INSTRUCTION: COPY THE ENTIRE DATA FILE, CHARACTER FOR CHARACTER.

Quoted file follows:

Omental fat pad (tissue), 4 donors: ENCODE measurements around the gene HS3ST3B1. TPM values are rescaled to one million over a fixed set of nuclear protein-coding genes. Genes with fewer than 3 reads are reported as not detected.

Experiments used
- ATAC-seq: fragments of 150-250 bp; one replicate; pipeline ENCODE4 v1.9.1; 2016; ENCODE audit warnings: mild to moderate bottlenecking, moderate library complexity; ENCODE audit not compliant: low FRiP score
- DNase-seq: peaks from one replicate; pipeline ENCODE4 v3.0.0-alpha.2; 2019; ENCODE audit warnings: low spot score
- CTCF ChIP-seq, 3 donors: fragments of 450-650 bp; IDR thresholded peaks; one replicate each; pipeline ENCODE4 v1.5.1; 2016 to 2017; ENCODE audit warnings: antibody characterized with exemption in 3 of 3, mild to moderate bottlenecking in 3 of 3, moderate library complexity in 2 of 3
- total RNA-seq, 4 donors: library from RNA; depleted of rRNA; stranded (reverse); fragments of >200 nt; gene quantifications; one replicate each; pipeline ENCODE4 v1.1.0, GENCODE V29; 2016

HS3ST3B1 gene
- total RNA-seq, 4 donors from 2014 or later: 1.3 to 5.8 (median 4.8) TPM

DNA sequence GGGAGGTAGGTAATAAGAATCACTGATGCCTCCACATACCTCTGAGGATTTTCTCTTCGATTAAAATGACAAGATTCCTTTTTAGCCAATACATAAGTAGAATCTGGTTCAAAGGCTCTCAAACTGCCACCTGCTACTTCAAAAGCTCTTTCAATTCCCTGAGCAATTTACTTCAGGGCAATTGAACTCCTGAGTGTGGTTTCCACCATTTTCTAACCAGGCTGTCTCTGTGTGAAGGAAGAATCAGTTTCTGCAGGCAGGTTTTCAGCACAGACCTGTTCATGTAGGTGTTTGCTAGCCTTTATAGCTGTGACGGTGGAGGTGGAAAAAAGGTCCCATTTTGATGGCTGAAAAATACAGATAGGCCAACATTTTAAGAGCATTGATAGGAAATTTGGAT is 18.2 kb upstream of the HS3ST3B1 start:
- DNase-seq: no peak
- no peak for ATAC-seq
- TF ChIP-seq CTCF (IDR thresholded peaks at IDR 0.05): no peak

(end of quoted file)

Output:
Omental fat pad (tissue), 4 donors: ENCODE measurements around the gene HS3ST3B1. TPM values are rescaled to one million over a fixed set of nuclear protein-coding genes. Genes with fewer than 3 reads are reported as not detected.

Experiments used
- ATAC-seq: fragments of 150-250 bp; one replicate; pipeline ENCODE4 v1.9.1; 2016; ENCODE audit warnings: mild to moderate bottlenecking, moderate library complexity; ENCODE audit not compliant: low FRiP score
- DNase-seq: peaks from one replicate; pipeline ENCODE4 v3.0.0-alpha.2; 2019; ENCODE audit warnings: low spot score
- CTCF ChIP-seq, 3 donors: fragments of 450-650 bp; IDR thresholded peaks; one replicate each; pipeline ENCODE4 v1.5.1; 2016 to 2017; ENCODE audit warnings: antibody characterized with exemption in 3 of 3, mild to moderate bottlenecking in 3 of 3, moderate library complexity in 2 of 3
- total RNA-seq, 4 donors: library from RNA; depleted of rRNA; stranded (reverse); fragments of >200 nt; gene quantifications; one replicate each; pipeline ENCODE4 v1.1.0, GENCODE V29; 2016

HS3ST3B1 gene
- total RNA-seq, 4 donors from 2014 or later: 1.3 to 5.8 (median 4.8) TPM

DNA sequence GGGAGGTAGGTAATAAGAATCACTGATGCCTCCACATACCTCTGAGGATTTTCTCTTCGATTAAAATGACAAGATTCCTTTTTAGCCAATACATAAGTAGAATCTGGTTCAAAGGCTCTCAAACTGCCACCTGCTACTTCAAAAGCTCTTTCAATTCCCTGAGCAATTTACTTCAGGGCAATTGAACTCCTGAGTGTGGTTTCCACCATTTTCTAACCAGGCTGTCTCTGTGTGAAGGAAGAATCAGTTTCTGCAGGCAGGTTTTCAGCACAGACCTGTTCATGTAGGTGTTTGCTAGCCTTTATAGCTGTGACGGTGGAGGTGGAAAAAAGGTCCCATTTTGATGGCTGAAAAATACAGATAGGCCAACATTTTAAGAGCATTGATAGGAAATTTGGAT is 18.2 kb upstream of the HS3ST3B1 start:
- DNase-seq: no peak
- no peak for ATAC-seq
- TF ChIP-seq CTCF (IDR thresholded peaks at IDR 0.05): no peak